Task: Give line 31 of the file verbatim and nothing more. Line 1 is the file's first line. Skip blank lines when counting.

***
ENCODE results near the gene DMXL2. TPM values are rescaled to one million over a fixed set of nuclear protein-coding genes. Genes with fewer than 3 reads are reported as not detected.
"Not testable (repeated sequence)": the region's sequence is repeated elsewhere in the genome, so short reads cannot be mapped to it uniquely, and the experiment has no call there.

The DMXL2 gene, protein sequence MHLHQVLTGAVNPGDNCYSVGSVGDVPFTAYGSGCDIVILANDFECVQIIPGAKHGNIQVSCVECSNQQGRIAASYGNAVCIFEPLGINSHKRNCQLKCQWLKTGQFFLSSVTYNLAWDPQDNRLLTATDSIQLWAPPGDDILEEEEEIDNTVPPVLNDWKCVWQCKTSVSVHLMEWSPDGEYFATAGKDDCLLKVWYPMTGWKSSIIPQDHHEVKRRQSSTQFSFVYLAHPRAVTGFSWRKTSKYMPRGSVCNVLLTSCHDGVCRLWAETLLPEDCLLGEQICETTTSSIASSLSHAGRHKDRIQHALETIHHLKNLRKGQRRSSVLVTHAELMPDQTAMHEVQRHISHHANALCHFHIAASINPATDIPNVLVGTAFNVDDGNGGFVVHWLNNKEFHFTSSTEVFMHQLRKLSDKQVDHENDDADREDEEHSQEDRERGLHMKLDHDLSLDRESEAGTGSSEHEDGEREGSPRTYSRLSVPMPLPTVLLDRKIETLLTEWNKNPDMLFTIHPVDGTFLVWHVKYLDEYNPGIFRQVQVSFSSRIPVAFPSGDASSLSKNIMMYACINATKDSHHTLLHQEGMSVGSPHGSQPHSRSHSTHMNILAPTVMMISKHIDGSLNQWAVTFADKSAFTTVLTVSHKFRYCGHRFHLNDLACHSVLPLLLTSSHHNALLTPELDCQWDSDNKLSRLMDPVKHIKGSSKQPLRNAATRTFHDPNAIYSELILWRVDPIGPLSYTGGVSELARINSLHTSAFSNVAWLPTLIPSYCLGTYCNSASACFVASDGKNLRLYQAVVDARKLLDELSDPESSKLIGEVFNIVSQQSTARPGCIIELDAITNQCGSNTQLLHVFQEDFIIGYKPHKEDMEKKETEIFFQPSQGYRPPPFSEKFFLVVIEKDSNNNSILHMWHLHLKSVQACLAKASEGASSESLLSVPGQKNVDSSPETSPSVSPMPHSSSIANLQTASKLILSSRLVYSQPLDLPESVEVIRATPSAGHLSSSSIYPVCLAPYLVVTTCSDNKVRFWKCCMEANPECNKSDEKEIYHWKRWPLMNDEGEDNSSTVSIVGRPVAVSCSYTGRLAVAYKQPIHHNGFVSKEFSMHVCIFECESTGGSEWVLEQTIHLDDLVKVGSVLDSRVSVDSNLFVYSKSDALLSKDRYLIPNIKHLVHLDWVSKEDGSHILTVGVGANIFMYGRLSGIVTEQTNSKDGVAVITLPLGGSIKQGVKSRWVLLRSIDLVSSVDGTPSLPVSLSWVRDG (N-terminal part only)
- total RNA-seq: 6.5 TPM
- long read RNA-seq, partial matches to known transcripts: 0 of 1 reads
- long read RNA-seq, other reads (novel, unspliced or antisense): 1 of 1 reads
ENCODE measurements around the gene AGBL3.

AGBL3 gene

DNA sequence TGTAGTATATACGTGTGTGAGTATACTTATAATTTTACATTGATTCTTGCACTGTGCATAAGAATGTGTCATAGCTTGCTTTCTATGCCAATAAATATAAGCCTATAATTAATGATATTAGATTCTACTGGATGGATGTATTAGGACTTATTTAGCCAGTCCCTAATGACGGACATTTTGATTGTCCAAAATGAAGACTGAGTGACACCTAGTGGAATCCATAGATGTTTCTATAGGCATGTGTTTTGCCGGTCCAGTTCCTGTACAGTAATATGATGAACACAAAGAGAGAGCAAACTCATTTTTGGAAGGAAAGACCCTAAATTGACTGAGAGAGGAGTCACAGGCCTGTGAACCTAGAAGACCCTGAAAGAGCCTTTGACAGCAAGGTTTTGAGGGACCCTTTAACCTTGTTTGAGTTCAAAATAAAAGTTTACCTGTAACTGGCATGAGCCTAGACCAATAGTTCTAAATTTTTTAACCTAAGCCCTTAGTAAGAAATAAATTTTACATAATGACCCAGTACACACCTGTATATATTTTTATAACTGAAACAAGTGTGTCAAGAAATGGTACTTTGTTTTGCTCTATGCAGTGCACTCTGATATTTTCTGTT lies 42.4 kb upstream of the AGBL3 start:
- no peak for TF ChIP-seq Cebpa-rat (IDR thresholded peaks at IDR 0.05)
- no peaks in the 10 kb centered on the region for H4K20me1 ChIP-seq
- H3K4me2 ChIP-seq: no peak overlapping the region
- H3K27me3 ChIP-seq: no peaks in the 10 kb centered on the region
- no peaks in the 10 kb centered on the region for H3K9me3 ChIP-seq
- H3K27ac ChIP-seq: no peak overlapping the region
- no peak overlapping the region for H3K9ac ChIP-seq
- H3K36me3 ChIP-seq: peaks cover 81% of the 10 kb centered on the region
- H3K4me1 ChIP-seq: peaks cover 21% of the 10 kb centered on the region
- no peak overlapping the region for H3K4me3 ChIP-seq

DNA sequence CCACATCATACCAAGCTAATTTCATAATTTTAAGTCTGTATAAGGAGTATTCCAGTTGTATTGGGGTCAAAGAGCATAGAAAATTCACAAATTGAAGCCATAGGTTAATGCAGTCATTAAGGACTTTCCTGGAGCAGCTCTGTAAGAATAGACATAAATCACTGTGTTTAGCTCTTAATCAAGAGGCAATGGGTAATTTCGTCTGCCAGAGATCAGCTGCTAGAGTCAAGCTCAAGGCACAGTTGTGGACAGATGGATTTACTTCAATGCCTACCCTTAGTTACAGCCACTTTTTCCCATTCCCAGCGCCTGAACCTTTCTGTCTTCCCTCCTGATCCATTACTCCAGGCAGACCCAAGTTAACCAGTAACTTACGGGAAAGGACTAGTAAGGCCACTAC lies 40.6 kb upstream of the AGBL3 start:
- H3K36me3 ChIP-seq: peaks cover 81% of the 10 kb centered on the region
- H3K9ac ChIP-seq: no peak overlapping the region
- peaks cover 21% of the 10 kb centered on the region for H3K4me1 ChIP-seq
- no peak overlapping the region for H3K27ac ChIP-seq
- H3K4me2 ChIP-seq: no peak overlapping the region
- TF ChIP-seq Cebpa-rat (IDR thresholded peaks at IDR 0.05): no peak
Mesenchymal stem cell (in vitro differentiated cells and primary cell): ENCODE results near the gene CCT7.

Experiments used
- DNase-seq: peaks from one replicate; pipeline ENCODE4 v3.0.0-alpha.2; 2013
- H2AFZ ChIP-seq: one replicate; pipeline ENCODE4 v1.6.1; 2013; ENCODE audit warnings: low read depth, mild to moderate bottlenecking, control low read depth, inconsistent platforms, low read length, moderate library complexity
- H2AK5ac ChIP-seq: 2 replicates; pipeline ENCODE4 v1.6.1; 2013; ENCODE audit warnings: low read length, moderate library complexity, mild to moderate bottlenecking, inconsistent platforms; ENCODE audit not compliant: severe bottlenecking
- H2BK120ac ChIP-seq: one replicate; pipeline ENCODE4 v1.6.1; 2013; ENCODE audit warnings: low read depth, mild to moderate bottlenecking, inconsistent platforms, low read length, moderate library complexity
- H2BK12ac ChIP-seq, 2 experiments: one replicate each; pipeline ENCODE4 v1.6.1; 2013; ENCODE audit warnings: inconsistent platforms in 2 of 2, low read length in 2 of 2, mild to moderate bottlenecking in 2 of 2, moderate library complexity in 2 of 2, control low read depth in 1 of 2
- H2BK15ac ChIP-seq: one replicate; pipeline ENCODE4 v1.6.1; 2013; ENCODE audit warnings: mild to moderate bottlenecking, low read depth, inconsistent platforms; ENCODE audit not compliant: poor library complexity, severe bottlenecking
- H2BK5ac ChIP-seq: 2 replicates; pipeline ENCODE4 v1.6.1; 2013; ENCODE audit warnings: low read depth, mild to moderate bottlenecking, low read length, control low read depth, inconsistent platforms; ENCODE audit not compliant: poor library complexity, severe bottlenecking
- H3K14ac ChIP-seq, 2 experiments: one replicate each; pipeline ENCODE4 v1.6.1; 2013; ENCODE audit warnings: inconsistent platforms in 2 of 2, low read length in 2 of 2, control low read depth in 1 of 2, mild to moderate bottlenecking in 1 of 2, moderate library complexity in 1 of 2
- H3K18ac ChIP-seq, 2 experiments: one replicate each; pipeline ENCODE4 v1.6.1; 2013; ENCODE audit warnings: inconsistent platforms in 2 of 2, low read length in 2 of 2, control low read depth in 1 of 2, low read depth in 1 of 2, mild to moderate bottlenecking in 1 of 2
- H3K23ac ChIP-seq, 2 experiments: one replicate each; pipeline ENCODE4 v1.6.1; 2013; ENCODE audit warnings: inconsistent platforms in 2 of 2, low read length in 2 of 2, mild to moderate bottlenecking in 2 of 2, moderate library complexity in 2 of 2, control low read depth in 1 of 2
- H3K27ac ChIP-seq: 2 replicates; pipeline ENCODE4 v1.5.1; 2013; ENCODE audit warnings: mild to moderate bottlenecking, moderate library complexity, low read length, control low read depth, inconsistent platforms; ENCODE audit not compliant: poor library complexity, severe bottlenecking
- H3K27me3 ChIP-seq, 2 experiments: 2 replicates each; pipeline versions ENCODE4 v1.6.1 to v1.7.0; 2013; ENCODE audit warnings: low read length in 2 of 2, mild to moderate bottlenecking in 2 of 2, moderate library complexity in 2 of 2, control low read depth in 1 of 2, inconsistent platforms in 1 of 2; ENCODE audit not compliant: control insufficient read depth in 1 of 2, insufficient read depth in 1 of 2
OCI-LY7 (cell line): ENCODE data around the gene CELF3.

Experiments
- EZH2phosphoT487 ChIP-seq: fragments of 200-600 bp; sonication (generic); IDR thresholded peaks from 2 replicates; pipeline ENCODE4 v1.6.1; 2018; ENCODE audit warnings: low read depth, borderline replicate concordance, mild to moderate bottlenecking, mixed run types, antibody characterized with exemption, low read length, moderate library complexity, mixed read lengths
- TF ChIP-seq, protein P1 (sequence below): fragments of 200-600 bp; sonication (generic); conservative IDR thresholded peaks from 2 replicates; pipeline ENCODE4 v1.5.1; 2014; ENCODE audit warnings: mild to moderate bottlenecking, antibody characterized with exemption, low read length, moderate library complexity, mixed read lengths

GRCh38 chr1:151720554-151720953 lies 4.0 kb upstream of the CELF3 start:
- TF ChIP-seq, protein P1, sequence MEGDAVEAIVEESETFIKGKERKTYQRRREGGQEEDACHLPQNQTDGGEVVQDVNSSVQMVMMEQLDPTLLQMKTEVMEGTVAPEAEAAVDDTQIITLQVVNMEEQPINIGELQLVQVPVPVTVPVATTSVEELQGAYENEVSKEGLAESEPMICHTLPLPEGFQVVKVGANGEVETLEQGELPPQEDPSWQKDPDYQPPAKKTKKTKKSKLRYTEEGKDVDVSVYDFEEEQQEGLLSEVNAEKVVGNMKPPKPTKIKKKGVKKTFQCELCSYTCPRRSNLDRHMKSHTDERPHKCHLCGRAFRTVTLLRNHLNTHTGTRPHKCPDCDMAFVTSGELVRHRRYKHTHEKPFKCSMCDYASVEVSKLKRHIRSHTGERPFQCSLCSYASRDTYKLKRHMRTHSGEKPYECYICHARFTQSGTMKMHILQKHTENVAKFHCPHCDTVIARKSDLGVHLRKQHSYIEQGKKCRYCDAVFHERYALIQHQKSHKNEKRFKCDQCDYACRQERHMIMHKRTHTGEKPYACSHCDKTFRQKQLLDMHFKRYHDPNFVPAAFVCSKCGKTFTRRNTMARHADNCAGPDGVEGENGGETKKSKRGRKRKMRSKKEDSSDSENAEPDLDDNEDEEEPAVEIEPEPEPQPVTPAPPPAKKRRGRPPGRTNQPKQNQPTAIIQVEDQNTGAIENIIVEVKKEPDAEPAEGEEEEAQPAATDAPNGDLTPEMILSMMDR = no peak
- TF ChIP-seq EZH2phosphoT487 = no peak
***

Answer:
- H2AK5ac ChIP-seq: 2 replicates; pipeline ENCODE4 v1.6.1; 2013; ENCODE audit warnings: low read length, moderate library complexity, mild to moderate bottlenecking, inconsistent platforms; ENCODE audit not compliant: severe bottlenecking